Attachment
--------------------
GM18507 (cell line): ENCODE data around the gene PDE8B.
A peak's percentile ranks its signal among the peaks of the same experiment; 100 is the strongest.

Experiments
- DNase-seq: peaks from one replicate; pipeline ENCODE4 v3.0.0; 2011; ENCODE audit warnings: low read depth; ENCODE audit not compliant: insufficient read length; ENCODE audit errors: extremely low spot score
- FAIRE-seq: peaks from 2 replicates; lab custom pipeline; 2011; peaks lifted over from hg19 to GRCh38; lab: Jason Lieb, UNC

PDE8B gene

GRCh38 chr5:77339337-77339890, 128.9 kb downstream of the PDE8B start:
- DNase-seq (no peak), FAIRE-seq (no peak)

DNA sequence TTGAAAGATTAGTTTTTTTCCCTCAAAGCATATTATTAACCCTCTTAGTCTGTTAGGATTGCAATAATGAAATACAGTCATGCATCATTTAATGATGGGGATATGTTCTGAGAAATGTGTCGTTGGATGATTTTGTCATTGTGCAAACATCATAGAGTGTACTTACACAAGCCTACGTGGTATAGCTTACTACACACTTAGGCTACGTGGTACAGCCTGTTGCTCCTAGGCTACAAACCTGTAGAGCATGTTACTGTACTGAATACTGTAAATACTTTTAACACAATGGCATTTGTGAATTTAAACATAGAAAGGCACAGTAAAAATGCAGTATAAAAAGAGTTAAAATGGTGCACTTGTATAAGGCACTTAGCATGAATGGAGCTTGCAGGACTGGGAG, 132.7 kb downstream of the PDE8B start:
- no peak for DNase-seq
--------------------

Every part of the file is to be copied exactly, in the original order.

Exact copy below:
GM18507 (cell line): ENCODE data around the gene PDE8B.
A peak's percentile ranks its signal among the peaks of the same experiment; 100 is the strongest.

Experiments
- DNase-seq: peaks from one replicate; pipeline ENCODE4 v3.0.0; 2011; ENCODE audit warnings: low read depth; ENCODE audit not compliant: insufficient read length; ENCODE audit errors: extremely low spot score
- FAIRE-seq: peaks from 2 replicates; lab custom pipeline; 2011; peaks lifted over from hg19 to GRCh38; lab: Jason Lieb, UNC

PDE8B gene

GRCh38 chr5:77339337-77339890, 128.9 kb downstream of the PDE8B start:
- DNase-seq (no peak), FAIRE-seq (no peak)

DNA sequence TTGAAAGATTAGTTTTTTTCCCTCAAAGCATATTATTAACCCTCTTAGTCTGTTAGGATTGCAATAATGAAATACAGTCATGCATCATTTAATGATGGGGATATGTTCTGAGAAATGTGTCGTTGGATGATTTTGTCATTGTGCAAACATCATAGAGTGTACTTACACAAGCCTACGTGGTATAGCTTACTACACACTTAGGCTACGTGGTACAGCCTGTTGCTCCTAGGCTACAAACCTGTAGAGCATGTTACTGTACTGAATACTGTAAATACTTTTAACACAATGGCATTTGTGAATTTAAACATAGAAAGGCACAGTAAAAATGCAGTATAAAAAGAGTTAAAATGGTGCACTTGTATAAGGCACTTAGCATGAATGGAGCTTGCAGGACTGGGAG, 132.7 kb downstream of the PDE8B start:
- no peak for DNase-seq